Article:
Before the 1952 Helsinki Games, Jadhav had another challenge to face. In one of the glass cases of Jadav’s living room are displayed laminated copies of old, sepia-tinted receipts, which tell that story. He needed to arrange Rs 8,000 in order to travel to Finland. The amount sanctioned by the government had not reached him. Many families in the village agreed to help him out.
5. 1952 Olympics Participation
The 27-year old Jadhav went to Olympics to create history, becoming the first Indian to win an Olympic medal (bronze) in an individual sport. Though not too many Indians have earned Olympic glory in the years since, Jadhav’s story has failed many Indians to remember him in wrestling contests later. But it survives in the taleems (wrestling centres) of Kolhapur, where alongside the photo of lord Hanuman, the patron god of the sport, you will find a framed photo of Jadhav.
Jadhav said, DHAK and DHOBI PAAT were his best wrestling daav.
Dhak is a technique in which the wrestler holds his opponent in a firm headlock, and then flings him on the ground. It was a move that helped Narsingh Yadav defeat France’s ZelimkhanKhadjiev and win a bronze at the Wrestling World Championships in Las Vegas last year.
Jadhav participated in the bantamweight category, and was up against wrestlers from 24 countries. Out of six bouts Jadhav won four, defeating ace wrestlers of the time such as Adrien Poliquin of Canada, PL Basurto of Mexico and F Schmitz of Germany. In the following round, he lost to Russia’s Rashid Mammadbeyov.
6. After Olympics
In 1955, Jadhav joined Maharashtra Police as a sub-inspector. He had set his sights on the next Olympics but a serious knee injury held him back. In spite of it, he did not give up wrestling and he continued to win several bouts at police games and imparted training many cops in the sport. He retired as the assistant commissioner of police (Maharashtra) in 1983. He died tragically in a road accident in 1984.
Inspiration from Jadhav:
“Even today, at every taleem, gurus tell their students stories of Khashaba to motivate them, describing how he emerged a winner against the odds.”
Jadhav used to practice vyayam (exercise) together with his friends, twice a day for four hours together. Jadhav had great stamina and was the only one who could do 250-300 push-ups at one go and around 1,000 sit-ups. He would attack the opponent with lightning speed and defeat him in minutes.
Pune-based writer Sanjay Dudhane’s book on Jadhav’s life, Olympicveer KhashabaJadhav (2001) narrates how his college principal mortgaged his house for Rs 7,000 to send him to the games. To each of his creditors, Jadhav gave a printed receipt, which he took back once he repaid the loan. To be a part of the Olympic opening ceremony, players had to be dressed in formals and Jadhav didn’t even have a pair of socks, leave alone a shirt, a trouser or a blazer. Those, too, he had to borrow.
Other India Wrestling Olympics Records:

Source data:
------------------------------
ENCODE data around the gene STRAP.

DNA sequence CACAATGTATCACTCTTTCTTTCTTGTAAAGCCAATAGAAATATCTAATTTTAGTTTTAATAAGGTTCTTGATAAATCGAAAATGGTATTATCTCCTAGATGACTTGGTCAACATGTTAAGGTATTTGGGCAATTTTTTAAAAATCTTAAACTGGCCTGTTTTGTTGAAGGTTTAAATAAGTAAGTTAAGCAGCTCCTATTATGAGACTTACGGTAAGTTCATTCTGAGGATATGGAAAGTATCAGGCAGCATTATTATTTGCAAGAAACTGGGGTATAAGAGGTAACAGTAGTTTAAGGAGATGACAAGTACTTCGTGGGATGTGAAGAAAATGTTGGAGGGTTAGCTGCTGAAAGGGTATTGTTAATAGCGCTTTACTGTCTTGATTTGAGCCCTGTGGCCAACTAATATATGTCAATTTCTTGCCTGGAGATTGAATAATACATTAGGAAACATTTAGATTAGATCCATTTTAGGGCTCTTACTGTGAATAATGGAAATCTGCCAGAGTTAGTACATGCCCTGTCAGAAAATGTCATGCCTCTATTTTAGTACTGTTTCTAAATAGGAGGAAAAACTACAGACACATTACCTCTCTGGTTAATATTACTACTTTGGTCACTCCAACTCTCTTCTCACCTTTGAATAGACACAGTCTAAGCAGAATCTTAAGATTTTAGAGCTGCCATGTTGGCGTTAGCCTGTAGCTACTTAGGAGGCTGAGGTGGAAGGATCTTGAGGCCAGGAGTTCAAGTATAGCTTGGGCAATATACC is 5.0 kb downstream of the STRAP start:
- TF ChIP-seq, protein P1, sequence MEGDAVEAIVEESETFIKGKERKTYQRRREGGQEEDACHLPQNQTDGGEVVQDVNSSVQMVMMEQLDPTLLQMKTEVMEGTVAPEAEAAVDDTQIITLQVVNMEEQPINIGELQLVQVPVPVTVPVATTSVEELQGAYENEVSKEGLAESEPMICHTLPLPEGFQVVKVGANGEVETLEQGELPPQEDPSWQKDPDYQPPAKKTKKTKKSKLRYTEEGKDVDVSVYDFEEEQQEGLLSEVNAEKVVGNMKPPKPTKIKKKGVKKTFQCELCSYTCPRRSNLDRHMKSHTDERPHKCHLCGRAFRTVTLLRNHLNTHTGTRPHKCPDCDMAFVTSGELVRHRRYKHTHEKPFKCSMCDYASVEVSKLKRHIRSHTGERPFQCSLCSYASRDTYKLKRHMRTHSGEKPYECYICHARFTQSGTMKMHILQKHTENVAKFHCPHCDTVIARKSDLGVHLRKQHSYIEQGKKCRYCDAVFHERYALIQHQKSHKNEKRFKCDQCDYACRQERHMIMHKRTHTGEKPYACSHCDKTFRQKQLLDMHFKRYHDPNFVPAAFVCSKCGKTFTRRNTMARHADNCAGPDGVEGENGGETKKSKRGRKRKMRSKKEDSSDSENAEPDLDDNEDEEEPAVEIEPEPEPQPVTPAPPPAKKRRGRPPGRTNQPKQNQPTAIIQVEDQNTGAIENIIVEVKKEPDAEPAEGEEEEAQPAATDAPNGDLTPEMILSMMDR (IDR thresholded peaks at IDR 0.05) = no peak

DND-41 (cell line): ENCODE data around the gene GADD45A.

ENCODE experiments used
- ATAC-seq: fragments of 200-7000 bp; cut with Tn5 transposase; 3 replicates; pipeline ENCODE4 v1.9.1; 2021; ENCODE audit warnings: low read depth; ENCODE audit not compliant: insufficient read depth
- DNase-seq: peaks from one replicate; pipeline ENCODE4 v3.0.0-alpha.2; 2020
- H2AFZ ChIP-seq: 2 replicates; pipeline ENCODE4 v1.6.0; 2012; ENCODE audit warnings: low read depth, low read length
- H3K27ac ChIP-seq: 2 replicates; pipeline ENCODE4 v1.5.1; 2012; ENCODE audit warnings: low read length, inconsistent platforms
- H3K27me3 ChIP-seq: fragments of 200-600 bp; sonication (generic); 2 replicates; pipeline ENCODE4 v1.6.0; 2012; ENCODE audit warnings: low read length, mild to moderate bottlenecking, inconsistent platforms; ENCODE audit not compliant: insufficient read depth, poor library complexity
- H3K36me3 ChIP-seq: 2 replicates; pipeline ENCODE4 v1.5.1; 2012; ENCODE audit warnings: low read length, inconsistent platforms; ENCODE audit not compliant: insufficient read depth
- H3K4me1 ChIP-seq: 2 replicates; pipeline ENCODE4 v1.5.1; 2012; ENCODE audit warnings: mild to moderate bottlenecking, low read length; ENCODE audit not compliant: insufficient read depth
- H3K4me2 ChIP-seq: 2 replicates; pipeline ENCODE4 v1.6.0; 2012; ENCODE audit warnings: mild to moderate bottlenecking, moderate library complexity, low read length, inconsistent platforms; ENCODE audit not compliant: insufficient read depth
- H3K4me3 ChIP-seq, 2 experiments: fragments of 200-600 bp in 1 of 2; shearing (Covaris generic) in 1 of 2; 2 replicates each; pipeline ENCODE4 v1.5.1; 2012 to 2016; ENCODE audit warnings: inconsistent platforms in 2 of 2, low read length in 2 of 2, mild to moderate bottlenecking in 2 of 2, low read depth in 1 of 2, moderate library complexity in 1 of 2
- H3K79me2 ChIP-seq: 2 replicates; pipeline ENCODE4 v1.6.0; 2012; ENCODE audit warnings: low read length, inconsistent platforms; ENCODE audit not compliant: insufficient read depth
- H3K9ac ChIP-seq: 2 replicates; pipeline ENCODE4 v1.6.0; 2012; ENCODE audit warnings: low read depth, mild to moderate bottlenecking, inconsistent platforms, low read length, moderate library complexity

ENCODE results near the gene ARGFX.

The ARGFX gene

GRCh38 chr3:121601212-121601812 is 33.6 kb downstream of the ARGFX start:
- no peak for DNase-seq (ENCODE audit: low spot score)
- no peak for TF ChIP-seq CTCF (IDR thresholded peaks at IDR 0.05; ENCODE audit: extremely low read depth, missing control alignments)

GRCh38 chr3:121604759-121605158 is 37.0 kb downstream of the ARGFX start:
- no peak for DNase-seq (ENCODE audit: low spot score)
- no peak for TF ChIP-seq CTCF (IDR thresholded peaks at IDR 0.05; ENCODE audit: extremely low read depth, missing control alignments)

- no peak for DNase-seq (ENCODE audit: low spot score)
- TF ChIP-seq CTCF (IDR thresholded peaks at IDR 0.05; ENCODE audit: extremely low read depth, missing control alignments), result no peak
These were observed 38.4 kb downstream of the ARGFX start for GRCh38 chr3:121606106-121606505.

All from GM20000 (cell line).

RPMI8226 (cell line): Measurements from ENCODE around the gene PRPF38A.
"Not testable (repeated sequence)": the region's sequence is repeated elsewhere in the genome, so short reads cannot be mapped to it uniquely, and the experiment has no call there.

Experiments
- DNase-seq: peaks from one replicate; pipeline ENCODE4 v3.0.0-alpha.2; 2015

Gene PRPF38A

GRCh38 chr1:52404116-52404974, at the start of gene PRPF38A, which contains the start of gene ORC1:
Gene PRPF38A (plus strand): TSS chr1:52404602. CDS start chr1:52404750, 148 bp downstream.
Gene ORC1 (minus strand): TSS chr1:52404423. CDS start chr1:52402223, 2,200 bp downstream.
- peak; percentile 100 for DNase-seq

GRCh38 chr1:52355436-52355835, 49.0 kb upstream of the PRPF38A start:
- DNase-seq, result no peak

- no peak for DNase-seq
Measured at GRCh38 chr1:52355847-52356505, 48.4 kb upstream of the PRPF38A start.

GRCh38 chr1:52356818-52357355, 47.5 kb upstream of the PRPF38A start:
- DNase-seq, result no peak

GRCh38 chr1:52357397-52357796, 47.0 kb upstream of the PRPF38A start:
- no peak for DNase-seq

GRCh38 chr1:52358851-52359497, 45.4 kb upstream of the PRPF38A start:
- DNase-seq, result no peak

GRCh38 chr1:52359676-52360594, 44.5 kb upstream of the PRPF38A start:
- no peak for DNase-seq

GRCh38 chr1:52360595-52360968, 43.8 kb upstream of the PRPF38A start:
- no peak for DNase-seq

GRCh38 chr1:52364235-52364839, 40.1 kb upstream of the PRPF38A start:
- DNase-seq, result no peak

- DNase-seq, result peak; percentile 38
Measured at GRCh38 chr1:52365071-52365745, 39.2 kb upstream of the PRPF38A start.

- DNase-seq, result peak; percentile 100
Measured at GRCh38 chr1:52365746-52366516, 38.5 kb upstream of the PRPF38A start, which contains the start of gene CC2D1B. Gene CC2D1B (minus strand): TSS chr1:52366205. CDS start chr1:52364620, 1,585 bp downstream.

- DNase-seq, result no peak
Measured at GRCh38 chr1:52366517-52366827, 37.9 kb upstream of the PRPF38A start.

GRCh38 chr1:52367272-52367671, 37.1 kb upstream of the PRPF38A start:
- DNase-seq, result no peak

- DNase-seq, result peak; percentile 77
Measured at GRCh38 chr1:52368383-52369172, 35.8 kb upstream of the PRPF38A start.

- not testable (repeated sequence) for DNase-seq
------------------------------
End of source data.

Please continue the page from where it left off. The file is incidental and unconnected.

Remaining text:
1. Sushil Kumar Solanki:
Sushilkumar Solanki is an Indian Freestyle wrestler. Sushil Kumar was born on 26th May 1993 in Baprola Village, his father Diwan Singh, and mother Kamala Devi. Sushil Kumar was inspired by his father and his cousin Sandeep. He is the first person who won the two Olympic medals. He has won a plenty of medals listed below year-wise:
- Sushil Kumar won the Bronze medal in 2008 Beijing Olympics.
- At the 2010 World Wrestling Championships Kumar became the first Indian to win a world title in wrestling.
- Sushil Kumar won Gold medal at the 2010 Commonwealth Games in Delhi.
- Sushil Kumar won the gold medal at the 2014 Commonwealth Games in Glasgow
2. Yogeshwar Dutt:
Yogeshwar Dutt is another wrestler who has made India proud in wrestling competitions internationally. Yogeshwar Dutt was born on 2nd November 1982 in Sonepat village and his father was Ram Mehar and mother was Sushila Devi. Dutt was inspired by the victories of Balraj Pehlwan, a wrestler from his native village. Dutt won many medals which are listed below:
- Yogeshwar Dutt won the Gold medal at the 2010 Delhi Commonwealth Games.
- He won the Bronze medal at 2012 London Olympics and he is the third Indian wrestler to won the Olympic medal after KD Jadhav and Sushil Kumar.
- He again won the Gold medal in 2014 Commonwealth Games.
- He won another Gold in the 65 kg freestyle wrestling category in 2014 Asian Games.
3. Sakshi Malik:
Sakshi Malik is an Indian freestyle wrestler. She was born in 3 September 1992 Mokhra village, her father Sukhbir Malik and mother SudeshMalik. Sakshi was motivated to take up wrestling from seeing her grandfather Badlu Ram, who was also a wrestler. She is first Indian female wrestler to win an Olympic medal. Here we list the medals won by Sakshi Malik:
- Sakshi Malik earned her first bronze medal in the 58 Kg freestyle event at the Junior World Championships in 2010.
- Sakshi Malik won Gold medal 2014 Dave Schultz International Tournament
- Sakshi won the Bronze medal at 2014 World Championships in Tashkent.
- She won Bronze medal at 2016 Rio Olympics in Brazil.